Effects of evidence-based prevention training on neuromuscular and biomechanical risk factors for ACL injury in adolescent female athletes: a randomised controlled trial

Background: Adolescent female football and handball players are among the athletes with the highest risk of sustaining anterior cruciate ligament (ACL) injuries. Aim: This study evaluated the effects of evidence-based lower extremity injury prevention training on neuromuscular and biomechanical risk factors for non-contact ACL injury. Methods: 40 adolescent female football and handball players (15–16 years) were randomly allocated to a control group (CON, n=20) or neuromuscular training group (NMT, n=20). The NMT group performed an injury prevention programme as a warm-up before their usual training 3 times weekly for 12 weeks. The CON group completed their regular warm-up exercise programme before training. Players were tested while performing a side cutting movement at baseline and 12-week follow-up, using surface electromyography (EMG) and three-dimensional movement analysis. We calculated: (1) EMG amplitude from vastus lateralis (VL), semitendinosus (ST) and biceps femoris 10 ms prior to initial contact (IC) normalised to peak EMG amplitude recorded during maximal voluntary isometric contraction and (2) VL-ST EMG preactivity difference during the 10 ms prior to foot contact (primary outcome). We measured maximal knee joint valgus moment and knee valgus angle at IC. Results: There was a difference between groups at follow-up in VL-ST preactivity (43% between-group difference; 95% CI 32% to 55%). No between-group differences were observed for kinematic and kinetic variables. Conclusions: A 12-week injury prevention programme in addition to training and match play in adolescent females altered the pattern of agonist-antagonist muscle preactivity during side cutting. This may represent a more ACL-protective motor strategy.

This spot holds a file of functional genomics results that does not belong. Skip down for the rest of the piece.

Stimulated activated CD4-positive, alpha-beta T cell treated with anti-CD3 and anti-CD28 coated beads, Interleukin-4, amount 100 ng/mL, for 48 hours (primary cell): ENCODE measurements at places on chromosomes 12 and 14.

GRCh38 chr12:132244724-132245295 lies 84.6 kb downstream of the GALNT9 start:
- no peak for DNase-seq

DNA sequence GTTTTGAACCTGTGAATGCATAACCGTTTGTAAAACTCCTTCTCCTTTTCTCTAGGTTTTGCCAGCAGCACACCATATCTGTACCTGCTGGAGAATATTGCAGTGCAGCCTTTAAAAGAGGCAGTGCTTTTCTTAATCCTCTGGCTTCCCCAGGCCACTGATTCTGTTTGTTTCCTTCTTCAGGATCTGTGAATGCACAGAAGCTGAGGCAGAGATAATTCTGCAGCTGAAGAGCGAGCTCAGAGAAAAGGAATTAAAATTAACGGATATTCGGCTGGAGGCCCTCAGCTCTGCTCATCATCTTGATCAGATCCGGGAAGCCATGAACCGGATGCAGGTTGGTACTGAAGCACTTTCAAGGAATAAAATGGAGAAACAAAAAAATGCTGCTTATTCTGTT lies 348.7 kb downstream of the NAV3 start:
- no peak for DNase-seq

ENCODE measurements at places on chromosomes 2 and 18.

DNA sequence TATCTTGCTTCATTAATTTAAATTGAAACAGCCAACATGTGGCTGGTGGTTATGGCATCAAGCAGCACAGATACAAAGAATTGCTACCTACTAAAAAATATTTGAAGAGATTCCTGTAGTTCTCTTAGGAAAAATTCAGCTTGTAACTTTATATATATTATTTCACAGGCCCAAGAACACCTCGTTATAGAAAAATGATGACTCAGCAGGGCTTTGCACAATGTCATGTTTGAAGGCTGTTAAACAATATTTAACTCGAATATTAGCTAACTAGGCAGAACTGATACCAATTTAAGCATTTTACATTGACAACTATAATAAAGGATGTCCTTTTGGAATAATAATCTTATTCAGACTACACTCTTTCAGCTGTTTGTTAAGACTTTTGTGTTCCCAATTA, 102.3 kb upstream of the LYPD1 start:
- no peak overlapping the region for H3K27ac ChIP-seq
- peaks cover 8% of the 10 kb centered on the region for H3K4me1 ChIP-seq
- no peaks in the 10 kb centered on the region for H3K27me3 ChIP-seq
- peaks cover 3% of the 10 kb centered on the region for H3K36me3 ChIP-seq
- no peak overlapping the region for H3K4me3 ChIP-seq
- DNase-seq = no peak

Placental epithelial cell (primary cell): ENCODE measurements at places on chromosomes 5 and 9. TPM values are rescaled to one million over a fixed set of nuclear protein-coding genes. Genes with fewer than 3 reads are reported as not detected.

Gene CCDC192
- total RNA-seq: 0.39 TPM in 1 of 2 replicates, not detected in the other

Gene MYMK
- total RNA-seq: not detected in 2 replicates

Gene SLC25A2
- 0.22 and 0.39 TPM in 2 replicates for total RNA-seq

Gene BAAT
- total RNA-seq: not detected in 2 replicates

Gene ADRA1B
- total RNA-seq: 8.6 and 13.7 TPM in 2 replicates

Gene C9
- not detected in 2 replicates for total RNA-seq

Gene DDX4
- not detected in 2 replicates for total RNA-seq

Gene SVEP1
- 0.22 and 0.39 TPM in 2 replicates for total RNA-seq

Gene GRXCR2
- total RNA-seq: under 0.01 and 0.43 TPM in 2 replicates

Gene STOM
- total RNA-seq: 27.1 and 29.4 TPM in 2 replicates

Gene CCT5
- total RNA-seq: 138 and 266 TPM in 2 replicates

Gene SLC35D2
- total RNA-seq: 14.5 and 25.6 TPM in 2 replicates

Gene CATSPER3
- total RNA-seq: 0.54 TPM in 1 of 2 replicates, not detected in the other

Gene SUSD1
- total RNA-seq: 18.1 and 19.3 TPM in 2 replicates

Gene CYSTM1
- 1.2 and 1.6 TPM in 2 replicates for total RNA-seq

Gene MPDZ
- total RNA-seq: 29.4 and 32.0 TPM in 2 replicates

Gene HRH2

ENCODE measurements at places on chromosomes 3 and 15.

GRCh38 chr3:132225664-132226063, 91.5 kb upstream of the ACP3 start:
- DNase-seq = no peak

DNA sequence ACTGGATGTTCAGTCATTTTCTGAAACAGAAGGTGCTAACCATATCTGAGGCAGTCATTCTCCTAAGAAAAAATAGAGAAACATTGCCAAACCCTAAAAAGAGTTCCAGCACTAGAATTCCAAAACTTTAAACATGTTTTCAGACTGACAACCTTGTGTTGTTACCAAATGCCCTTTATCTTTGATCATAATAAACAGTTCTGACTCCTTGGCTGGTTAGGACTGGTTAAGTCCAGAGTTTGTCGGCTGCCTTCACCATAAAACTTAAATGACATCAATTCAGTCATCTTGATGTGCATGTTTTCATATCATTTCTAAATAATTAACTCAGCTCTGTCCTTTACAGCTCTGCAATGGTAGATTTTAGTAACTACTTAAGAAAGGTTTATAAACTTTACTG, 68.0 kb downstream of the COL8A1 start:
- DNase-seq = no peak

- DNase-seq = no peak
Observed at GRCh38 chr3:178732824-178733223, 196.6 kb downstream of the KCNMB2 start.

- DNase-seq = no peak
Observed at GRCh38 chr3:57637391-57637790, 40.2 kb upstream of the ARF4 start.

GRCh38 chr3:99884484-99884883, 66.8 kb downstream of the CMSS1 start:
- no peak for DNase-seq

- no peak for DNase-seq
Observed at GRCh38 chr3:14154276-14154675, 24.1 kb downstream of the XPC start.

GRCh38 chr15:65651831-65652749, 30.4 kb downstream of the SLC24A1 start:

© Copyright 2016 British Journal of Sports Medicine. BMJ Publishing Group Ltd of the BMA. All rights reserved.

Subjects: sports medicine knee injury female handball soccer recovery prevention prophylaxis biomechanics training neurophysiology junior elite sport
Notations: sport games biological and medical sciences junior sports
Tagging: Kreuzband
DOI: 10.1136/bjsports-2015-094776
Published in: British Journal of Sports Medicine
Published: 2016
Volume: 50
Issue: 9
Pages: 552-557
Document types: article
Language: English
Level: advanced